Cincinnati Bengals quarterback Joe Burrow has a suggestion for boosting interest in the Pro Bowl, the NFL’s All-Star showcase, which has long been considered the weakest of the four major professional sports. Players typically show minimal competitive effort, primarily out of injury concern. The exhibition occurs either after the season or during the week between the conference championships and Super Bowl, times when the interest in a non-competitive game is low.

The Pro Bowl has deteriorated to the point where it’s no longer a traditional football game. In its current form, the event features a flag football contest accompanied by various skills competitions. This format is unlikely to change, as players generally have little desire for a full-contact game that doesn’t count towards their season record and doesn’t offer regular-season pay. However, Burrow’s idea could generate more enthusiasm for Pro Bowl festivities.

Appearing on the “Pardon My Take” podcast, Burrow discussed the possibility of the NFL expanding to an 18-game season. He suggested that two bye weeks would be necessary. Expanding on this, he proposed that the first bye week be scheduled as it currently is, spread out among the 32 teams. The second bye week, however, would be the same for every team.

“Like Week 13, do the Pro Bowl break where you’re doing like the 7-on-7 and all the skills challenges, like the NBA does,” Burrow said. “I think that would get more ratings for the Pro Bowl and then it would also give everybody that bye week going into like the last six games”, told CBS Sports.

In addition to potentially boosting Pro Bowl interest, this expanded schedule with an extra game and bye week could push the Super Bowl to the Sunday before Presidents Day. This adjustment would mean that many fans could enjoy the day off after the big game, an idea that has been popular among fans and media for years.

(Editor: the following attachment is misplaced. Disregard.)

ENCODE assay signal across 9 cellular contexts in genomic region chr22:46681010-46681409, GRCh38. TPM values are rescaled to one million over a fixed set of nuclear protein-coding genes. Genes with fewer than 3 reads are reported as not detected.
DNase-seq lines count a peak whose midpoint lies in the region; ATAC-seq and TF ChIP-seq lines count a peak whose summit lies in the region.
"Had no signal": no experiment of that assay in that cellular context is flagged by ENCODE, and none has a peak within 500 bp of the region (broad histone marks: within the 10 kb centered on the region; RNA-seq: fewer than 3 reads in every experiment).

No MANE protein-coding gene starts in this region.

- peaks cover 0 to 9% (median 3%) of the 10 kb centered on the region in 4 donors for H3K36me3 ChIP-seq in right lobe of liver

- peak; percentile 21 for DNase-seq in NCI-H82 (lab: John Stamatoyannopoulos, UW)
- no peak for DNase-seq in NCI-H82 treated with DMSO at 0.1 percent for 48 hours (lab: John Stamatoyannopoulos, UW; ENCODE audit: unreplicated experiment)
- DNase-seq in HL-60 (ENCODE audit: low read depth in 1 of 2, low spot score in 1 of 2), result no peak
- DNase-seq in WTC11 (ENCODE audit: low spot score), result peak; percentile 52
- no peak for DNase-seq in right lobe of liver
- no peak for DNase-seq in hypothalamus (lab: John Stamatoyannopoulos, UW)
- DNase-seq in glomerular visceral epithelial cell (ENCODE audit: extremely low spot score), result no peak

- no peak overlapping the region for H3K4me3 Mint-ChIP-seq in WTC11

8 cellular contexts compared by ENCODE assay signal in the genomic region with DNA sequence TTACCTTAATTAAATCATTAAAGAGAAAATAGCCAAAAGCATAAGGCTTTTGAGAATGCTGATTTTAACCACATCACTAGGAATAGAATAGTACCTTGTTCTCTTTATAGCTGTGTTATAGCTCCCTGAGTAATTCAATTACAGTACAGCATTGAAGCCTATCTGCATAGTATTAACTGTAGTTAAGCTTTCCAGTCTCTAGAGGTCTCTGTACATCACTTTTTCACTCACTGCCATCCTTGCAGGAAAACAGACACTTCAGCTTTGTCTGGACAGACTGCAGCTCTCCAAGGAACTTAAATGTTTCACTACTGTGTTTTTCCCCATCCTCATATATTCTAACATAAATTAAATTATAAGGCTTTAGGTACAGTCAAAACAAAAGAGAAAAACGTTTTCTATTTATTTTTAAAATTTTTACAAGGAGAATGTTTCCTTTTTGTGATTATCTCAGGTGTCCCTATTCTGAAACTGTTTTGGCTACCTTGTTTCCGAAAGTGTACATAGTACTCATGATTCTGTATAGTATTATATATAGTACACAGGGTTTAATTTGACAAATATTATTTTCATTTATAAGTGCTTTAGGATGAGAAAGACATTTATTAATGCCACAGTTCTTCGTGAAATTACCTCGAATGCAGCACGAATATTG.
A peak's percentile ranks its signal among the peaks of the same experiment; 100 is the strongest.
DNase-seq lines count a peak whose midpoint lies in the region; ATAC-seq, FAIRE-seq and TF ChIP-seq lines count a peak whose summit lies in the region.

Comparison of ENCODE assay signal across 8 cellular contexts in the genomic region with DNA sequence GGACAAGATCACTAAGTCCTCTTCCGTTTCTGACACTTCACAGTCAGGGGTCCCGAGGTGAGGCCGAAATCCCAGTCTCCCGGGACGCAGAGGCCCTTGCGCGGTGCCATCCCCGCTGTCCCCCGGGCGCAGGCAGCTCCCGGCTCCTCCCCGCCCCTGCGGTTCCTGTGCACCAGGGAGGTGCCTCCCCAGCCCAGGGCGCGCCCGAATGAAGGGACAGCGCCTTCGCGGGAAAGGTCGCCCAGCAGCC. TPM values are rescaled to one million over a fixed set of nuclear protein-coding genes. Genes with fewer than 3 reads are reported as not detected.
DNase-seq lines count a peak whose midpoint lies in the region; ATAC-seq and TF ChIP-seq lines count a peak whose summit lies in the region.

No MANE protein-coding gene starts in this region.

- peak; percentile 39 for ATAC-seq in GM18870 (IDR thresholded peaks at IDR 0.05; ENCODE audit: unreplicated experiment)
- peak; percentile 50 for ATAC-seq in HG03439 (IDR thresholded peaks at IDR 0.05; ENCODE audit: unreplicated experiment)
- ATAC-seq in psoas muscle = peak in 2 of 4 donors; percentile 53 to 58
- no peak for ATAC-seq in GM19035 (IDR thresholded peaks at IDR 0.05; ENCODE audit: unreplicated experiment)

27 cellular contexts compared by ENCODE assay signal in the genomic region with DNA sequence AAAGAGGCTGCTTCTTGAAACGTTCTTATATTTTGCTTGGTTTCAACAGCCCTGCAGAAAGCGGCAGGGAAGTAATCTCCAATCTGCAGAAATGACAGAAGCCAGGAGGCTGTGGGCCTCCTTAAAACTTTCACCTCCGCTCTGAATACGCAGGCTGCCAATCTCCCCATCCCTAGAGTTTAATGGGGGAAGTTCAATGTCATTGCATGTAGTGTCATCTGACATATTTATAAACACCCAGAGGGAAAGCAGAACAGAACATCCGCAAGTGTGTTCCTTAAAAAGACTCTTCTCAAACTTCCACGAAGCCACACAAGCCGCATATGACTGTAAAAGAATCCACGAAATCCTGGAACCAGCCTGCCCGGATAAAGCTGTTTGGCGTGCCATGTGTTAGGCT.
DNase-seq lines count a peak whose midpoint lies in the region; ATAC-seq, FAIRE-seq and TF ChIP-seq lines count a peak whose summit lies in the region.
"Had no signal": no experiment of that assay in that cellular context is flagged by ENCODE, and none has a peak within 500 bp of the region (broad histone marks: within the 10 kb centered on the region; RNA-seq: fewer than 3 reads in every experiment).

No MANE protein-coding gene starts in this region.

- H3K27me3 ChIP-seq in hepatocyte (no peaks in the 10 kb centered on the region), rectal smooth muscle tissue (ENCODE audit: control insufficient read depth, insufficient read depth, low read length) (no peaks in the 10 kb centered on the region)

Although players might not be thrilled about spending their week off at Pro Bowl festivities, many could skip the event in favor of a vacation or just some time away from football. Nonetheless, they would still receive a break from an actual game and have the opportunity to participate in fun activities that showcase their personalities.

A traditional game wouldn’t be reinstated, especially if scheduled during the season, but that’s likely a foregone conclusion among players. Instead, the focus could be on creativity and fun, allowing players to unwind and fans to see more of their favorite athletes off the field, building camaraderie among players.

What’s notable is that Burrow is considering the NFL’s interests, not just those of the players. Making the Pro Bowl more appealing to fans could benefit both sides. Placing the All-Star game in the middle of the season would provide more opportunities for broadcasts to promote the event and keep fans engaged with voting.

Perhaps the biggest takeaway from Burrow’s hypothetical is that he’s thinking strategically about the NFL’s future. His innovative approach suggests that he could be a strong candidate for NFL commissioner after his playing career ends.



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